Emily Clifford said she also got “mixed messages” from the Salt Lake County Health Department and the Granite School District after her 6-year-old son tested positive last week. Health officials said her three other children “needed to quarantine,” but the two parents, both vaccinated, could skip isolation if they wore masks.

“But what I heard at school was sort of that they couldn’t require me to do anything,” Clifford said. “I had to call back because I was confused.”

For Hartner’s part, the hodgepodge of instructions was irrelevant; his daughter stayed home from school anyway because a classmate’s mom is immunocompromised due to cancer treatments.

“You don’t want to spread it to a kid,” Hartner said, “and have them take it back to a family member.”

Hartner’s 9-year-old daughter tested positive for the coronavirus later that week.

(Francisco Kjolseth | The Salt Lake Tribune) Emily Clifford and her husband, Aaron Sanchez, check in on their son Cruz, 6, as he gets a few minutes of screen time before bed on Wednesday, Sept. 1, 2021. Dad’s office has served as their son’s space during his quarantine after being diagnosed with COVID-19, but has remained asymptomatic.

‘It feels like a gut punch’

Even if students were under actual orders to quarantine or mask after exposure, it may take too long for those measures to have an effect.

With days already lost to scheduling a test and then getting results, it may take even longer for contact tracers to confirm a child’s case poses a risk of exposure — and longer still for that to appear on schools’ records and trigger notifications to other families.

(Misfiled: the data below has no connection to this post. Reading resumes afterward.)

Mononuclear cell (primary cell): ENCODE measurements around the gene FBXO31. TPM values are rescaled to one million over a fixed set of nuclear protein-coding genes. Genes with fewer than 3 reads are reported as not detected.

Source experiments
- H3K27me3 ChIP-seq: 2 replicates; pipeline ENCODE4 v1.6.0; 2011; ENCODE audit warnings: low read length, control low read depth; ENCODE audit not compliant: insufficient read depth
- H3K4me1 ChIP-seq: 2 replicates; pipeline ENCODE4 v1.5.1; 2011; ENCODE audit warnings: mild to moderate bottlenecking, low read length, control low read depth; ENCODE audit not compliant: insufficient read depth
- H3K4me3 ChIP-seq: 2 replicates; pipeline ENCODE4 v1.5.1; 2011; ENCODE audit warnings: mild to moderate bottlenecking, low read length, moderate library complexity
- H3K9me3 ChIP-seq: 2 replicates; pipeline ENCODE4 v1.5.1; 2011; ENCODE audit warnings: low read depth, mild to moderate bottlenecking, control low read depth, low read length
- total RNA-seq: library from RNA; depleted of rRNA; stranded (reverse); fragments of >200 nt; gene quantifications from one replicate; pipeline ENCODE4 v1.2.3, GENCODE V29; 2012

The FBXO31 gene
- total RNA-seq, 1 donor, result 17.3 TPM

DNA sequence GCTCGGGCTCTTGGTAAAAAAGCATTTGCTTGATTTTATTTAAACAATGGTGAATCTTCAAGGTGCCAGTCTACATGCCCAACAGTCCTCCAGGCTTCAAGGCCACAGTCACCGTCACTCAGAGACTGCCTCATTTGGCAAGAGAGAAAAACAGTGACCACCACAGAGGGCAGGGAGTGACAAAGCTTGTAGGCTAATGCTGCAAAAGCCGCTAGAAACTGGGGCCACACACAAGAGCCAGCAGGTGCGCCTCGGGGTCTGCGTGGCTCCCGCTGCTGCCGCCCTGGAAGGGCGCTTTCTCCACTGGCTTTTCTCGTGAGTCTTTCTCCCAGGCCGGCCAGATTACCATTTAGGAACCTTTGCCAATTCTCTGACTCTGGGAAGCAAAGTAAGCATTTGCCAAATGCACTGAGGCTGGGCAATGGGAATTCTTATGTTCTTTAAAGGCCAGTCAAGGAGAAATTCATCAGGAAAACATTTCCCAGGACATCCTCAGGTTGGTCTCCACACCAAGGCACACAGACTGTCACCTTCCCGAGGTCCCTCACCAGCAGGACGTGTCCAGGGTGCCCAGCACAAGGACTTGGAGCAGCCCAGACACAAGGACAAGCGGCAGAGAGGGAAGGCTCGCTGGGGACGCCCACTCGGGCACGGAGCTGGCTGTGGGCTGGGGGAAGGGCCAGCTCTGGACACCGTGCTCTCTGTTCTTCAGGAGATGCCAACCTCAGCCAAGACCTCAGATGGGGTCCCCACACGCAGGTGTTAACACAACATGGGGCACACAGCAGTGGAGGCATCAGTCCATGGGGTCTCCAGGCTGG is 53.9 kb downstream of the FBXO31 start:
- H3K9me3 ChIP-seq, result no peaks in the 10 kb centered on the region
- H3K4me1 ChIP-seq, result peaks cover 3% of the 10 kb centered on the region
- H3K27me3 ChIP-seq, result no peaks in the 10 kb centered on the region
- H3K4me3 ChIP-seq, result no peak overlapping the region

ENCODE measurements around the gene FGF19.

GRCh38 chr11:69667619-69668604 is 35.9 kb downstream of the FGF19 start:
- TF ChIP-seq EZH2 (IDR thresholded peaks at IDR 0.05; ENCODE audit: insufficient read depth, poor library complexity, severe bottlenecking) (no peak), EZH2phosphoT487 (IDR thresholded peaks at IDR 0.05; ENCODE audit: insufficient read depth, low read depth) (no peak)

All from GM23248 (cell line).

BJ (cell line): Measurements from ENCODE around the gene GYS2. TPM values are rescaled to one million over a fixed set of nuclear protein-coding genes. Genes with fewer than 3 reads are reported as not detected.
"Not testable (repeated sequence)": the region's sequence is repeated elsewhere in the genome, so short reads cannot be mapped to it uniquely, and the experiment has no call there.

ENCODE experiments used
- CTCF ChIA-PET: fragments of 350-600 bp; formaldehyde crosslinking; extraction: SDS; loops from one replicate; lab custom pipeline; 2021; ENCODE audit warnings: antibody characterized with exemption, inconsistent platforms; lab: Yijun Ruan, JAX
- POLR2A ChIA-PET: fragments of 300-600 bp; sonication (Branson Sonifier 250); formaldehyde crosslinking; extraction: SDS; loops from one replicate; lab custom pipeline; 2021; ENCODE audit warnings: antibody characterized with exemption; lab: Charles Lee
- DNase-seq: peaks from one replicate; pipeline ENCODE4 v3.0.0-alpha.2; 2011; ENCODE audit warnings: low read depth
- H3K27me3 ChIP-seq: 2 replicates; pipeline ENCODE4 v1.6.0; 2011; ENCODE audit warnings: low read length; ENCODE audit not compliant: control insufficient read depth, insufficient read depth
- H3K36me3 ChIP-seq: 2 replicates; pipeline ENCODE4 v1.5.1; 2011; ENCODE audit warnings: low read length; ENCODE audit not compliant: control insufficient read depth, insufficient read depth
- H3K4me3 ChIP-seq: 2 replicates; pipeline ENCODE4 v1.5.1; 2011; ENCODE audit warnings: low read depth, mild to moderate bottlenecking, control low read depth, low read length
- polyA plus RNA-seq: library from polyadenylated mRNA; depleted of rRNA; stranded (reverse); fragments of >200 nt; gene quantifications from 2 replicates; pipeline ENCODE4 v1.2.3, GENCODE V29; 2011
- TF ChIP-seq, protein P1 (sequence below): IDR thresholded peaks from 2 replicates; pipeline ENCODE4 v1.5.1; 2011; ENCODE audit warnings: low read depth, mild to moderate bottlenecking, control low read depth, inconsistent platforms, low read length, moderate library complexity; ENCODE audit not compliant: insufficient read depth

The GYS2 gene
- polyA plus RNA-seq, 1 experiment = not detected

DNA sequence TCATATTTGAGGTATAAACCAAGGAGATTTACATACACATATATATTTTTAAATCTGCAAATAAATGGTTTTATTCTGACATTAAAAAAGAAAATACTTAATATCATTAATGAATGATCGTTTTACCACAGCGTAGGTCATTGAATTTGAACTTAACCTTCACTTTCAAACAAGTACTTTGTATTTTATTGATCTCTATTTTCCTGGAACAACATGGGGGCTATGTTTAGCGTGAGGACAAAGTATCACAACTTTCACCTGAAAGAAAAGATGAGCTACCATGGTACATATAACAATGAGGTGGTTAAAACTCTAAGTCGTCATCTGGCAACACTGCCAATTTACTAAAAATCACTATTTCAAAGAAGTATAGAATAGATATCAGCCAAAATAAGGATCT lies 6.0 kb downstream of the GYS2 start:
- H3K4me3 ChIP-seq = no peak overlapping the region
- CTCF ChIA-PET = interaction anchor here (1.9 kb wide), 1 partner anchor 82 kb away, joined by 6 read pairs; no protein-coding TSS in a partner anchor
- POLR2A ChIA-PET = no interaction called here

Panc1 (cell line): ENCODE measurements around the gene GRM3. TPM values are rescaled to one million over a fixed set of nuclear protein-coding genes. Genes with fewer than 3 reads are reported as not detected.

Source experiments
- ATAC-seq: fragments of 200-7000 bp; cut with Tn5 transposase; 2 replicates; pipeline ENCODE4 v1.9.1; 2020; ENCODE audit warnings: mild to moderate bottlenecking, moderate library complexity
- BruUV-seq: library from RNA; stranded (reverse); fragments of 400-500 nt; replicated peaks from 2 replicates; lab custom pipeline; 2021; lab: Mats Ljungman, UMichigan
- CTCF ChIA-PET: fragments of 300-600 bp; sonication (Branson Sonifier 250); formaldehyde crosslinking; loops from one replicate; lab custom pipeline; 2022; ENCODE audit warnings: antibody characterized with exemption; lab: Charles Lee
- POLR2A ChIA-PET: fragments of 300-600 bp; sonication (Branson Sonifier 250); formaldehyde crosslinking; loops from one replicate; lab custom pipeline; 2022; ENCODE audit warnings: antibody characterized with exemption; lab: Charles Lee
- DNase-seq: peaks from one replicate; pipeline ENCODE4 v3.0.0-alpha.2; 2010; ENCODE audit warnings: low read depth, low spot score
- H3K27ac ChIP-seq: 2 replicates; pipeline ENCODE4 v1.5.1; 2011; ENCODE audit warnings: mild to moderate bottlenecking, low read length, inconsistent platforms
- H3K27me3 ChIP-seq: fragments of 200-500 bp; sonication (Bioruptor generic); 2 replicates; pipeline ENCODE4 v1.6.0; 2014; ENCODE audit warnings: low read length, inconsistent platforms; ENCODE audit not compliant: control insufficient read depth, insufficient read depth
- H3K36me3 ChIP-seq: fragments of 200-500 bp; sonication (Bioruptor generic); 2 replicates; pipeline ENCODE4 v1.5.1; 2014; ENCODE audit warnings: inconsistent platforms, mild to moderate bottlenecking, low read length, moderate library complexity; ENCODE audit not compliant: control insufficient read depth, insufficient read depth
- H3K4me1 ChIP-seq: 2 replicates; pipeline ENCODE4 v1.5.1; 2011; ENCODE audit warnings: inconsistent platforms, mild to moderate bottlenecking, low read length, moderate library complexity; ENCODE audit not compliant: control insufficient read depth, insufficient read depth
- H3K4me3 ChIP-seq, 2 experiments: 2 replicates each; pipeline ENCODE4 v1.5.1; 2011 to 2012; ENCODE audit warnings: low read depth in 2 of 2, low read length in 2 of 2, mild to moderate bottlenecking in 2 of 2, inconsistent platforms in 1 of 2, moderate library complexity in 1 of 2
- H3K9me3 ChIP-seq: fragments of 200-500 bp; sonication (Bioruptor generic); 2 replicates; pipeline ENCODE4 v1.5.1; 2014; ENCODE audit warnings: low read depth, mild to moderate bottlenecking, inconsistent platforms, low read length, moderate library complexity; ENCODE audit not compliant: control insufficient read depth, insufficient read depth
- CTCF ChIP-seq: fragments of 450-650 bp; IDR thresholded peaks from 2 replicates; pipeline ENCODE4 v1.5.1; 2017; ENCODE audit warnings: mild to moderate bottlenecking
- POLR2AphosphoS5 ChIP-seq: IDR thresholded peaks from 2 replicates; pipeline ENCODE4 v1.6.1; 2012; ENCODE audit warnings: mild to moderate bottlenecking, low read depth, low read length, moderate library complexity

Emily and Kristen Cliffords’ children both tested positive Aug. 27. The Granite School District’s online portal for coronavirus information still showed both boys’ elementary schools had zero cases three days later.

“I get that there’s a lag time,” Emily Clifford said, “but if you’re a parent and making decisions, it’s hard to figure out what to do.”

At this point, she said, it seems to her that parents have been robbed of every available tool to keep their kids safe from the coronavirus while they are too young to be vaccinated: Tests are becoming more difficult to schedule, the results arrive late, school notifications can take too long, when they occur it doesn’t necessarily trigger protective action, and while all those days pass, schools can’t require kids to wear masks.

County health officials can order school mask mandates, but they can be overturned by county officials or lawmakers. Kristen Clifford said she and her husband pleaded with Salt Lake County Council members to approve the mask order issued last month by county health director Dr. Angela Dunn; it failed 6-3, along party lines with Republicans voting against it. Clifford said only 20% to 30% of her son’s classmates were wearing masks.

“It’s just infuriating,” Kristen Clifford said. “My son has asthma, we’ve been working really hard for 18 months to stay away from COVID, and it feels like a gut punch after one week of kindergarten.”

Meanwhile, cases among children are likely to proliferate as the school year continues. In Salt Lake County, nearly every age group saw case rates rise more quickly during the two weeks after school started than during the two weeks before — but the largest jump by far was among children 5 to 11. Researchers funded by the Centers for Disease Control and Prevention recently projected that without any masks or testing regimens, more than 75% of elementary students who have not already had the virus would be infected about 35 days into the school year.

And Utah child hospitalizations last week were at the highest rate since they peaked in February.

The idea that COVID-19 is not dangerous among children was “wishful thinking,” said Stephen Goldstein, a virologist and researcher at the University of Utah.

“I don’t think that made a lot of sense,” he said, “based on what we know about other respiratory viruses.”